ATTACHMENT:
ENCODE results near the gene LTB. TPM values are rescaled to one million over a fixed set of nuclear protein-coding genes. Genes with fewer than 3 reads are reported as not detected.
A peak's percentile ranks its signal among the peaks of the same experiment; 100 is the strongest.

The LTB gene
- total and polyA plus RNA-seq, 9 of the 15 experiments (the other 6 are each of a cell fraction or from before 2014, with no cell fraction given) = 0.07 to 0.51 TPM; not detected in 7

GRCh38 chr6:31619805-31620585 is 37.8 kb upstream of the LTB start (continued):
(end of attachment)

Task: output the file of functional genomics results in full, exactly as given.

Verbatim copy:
ENCODE results near the gene LTB. TPM values are rescaled to one million over a fixed set of nuclear protein-coding genes. Genes with fewer than 3 reads are reported as not detected.
A peak's percentile ranks its signal among the peaks of the same experiment; 100 is the strongest.

The LTB gene
- total and polyA plus RNA-seq, 9 of the 15 experiments (the other 6 are each of a cell fraction or from before 2014, with no cell fraction given) = 0.07 to 0.51 TPM; not detected in 7

GRCh38 chr6:31619805-31620585 is 37.8 kb upstream of the LTB start (continued):